Reviews written by registered user
|3 reviews in total|
*** This review may contain spoilers ***
I was very struck by this film. I felt the subject of Altzheimer's was
handled in a dignified and loving manner that mercifully avoided
sentimentality, as ultimately it was a film about people getting on
with their lives - Marian and Grant moving in together, and Grant
returning Aubrey to the place and the person, Fiona, that will together
make him happiest whilst also giving Fiona the chance of a temporary
period of recovery. Julie Christie was luminescent, with those
wonderful eyes of hers increasingly speaking her joy and pain as words
and memory failed her. It was also a real pleasure to see Olympia
Dukakis characteristically achieving a great deal without needing to
say very much at all. The focus of the film narrowed as it progressed,
mimicking a characteristic of the disease.
This film ensures that anyone seeing it will learn more about the disease that is at the centre of the film as well as watching some loving exchanges between different people as the story unfolds. I hope that this film garners at least some awards, as it is worthy of being rewarded for the very real pleasure of seeing acting up there on the screen - small movements, not grand gestures, or even the wonders of CGI, which can be wonderful. No, here is sound, profound ACTING - all the more welcome as it is something that can be overlaid with so much else in many other films.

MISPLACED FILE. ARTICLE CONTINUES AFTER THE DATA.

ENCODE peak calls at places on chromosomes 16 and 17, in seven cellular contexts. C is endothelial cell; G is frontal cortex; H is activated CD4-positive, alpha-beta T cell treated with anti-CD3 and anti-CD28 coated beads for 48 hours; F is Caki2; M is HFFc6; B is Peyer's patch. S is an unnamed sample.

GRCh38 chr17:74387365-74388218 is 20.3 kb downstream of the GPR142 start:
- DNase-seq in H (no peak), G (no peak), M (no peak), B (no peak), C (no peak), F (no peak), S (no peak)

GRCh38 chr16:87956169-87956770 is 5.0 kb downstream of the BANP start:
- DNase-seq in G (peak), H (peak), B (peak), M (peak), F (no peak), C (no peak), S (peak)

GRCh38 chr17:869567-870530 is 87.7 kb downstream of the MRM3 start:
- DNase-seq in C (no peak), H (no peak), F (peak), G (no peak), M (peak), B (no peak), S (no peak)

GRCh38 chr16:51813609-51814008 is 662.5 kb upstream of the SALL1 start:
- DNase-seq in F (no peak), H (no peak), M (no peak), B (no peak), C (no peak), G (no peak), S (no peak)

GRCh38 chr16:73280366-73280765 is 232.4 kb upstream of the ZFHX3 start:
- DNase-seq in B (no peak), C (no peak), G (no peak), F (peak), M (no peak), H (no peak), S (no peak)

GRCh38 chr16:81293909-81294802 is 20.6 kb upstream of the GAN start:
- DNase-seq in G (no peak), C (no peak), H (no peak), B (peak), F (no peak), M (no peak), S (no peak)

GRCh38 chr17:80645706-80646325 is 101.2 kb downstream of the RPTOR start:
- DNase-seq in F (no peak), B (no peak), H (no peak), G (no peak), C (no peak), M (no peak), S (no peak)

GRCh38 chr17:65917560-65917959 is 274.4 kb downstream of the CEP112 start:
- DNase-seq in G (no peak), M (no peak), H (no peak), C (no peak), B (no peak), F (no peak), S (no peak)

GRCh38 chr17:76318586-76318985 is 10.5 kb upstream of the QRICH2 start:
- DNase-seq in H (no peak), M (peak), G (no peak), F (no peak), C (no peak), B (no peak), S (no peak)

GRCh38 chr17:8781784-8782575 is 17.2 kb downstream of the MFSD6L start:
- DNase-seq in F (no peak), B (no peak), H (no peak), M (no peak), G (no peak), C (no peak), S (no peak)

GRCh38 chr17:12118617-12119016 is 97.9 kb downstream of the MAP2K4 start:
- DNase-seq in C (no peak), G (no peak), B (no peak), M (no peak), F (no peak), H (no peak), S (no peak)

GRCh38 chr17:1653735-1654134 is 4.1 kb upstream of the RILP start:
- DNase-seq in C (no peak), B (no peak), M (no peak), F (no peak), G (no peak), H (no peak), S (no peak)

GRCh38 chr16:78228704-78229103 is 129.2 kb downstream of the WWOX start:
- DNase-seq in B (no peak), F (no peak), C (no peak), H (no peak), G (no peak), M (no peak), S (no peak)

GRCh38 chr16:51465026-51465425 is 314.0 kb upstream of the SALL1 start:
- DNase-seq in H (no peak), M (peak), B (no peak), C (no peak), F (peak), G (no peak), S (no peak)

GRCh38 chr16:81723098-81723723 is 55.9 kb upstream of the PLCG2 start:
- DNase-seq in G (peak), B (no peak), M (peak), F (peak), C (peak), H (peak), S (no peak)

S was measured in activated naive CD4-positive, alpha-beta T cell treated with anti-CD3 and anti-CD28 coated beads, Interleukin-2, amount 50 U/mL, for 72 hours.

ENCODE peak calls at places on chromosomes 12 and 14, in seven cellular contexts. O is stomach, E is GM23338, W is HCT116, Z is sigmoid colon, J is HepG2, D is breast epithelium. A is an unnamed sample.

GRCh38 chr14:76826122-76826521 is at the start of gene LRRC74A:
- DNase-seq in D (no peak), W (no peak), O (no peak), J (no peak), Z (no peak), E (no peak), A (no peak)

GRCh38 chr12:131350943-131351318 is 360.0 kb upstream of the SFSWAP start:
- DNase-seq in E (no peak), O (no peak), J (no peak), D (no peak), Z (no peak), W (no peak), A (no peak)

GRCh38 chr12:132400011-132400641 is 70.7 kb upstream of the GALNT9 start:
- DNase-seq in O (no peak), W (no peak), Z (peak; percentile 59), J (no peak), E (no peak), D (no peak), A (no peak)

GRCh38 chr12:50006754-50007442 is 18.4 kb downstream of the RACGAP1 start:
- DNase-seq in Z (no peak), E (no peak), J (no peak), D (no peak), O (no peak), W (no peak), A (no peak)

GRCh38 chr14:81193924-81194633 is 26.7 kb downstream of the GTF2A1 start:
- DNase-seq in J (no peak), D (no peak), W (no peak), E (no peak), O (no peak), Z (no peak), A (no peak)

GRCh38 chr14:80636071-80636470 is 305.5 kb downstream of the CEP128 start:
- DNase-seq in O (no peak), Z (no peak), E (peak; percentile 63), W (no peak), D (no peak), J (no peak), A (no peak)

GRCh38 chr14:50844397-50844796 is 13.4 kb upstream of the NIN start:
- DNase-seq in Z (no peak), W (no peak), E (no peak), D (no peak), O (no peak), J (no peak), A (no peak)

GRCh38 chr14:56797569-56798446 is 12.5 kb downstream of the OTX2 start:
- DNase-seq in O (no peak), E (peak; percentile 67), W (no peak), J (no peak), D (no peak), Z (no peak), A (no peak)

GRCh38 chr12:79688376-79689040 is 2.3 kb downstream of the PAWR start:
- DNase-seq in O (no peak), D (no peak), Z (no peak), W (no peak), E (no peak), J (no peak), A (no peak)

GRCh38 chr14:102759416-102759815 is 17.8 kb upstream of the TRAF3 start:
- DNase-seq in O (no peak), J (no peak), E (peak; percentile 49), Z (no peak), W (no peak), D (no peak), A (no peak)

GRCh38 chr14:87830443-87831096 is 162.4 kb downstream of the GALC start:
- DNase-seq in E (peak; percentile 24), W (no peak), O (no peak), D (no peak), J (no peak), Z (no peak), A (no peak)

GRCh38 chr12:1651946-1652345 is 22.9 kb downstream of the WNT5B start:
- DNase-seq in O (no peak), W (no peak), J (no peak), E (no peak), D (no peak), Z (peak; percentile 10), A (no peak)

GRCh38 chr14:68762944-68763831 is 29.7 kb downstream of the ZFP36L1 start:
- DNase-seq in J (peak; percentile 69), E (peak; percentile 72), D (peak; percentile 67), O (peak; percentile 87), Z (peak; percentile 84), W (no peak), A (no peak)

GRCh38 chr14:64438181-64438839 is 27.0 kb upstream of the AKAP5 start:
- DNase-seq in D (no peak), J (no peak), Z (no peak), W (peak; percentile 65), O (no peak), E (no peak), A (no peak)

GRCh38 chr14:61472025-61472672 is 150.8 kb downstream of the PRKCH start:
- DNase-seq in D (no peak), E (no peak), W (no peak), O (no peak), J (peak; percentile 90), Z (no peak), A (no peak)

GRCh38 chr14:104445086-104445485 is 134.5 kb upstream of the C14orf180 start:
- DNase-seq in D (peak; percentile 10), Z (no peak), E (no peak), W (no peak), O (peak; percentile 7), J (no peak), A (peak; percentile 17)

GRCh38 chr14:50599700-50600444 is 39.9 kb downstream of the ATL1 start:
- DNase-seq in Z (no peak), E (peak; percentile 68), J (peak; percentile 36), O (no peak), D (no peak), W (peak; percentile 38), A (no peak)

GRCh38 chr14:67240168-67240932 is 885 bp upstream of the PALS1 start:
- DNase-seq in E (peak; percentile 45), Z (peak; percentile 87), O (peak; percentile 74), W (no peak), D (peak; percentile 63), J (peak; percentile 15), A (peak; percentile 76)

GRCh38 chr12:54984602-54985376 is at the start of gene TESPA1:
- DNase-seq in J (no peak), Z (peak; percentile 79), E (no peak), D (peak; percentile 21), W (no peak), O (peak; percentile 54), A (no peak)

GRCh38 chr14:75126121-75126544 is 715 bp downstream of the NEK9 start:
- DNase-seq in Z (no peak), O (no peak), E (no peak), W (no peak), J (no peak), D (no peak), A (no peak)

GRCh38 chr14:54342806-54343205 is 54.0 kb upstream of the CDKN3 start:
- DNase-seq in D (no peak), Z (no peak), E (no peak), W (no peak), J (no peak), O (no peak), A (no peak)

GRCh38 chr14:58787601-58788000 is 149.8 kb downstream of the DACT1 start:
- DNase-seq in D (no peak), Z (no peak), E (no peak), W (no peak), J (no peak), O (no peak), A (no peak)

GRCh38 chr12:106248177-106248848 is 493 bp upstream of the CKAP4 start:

I'd wanted to see this film - I missed it at the 2006 Film Festival,
and had seen Sian Phillips in a recent two-hander at the Arts Theatre
in Cambridge - she is still in great form, as she proved to be in this
film. Susannah York was radiant, reminding us of what we are missing
now that her appearances are so limited - she was a pleasure to watch
throughout all of her brief part in this film. Anna Massey, resplendent
in a curious red wig, peaking out from under a distinctive lace cap
produced a beautifully crafted eccentric. This part was complemented by
that played by Angela Pleasance who was also working the eccentric end
of the spectrum with great humour and delicacy.
My problem was the men. I did not believe in their relationships. Sacha and Trevor teetered around becoming a gay couple and though their spat at the conference attended by Lady James (a bit close in name to a previous leader of the House of Lords - is this trying to tell us something?) was amusing, it told us how close they were, without producing any satisfactory conclusion.
Small point -the speedo on Sacha's Mercedes did not seem to work - a small detail, but it made me feel that there was not quite enough care overall in how this was all put together.
So, mixed feelings, with the film rescued by the performances of the four older women who were the undoubted stars of this mixed piece of work.
I don't envy the Academy, having to choose between this performance and
that of Helen Mirren in 'The Queen'.
The calculating way in which the Barbara character gradually turns up the heat on Sheba - holding back for her own distorted reasons of friendship is a powerful piece of work by Judi Dench. Her character, combining a strong sense of personal rectitude allied to a distorted understanding about life and how to live it is totally believable.
Cate Blanchett has a more difficult task, in that her character is reacting to the varying needs of all the characters she meets in the film - she tries desperately to get it right in each individual situation, with the inevitable collapse into ruin and to her relying on Barbara who she supposes to be her friend.
It was good to see the possibility of hope for both these characters at the end of the film without the conclusion being a saccharine Hollywood ending - the characters all move on, but it is left to the time after the film has wrapped for those lives to develop further.
Great work, not just by the two main actors, but by the cast as a whole!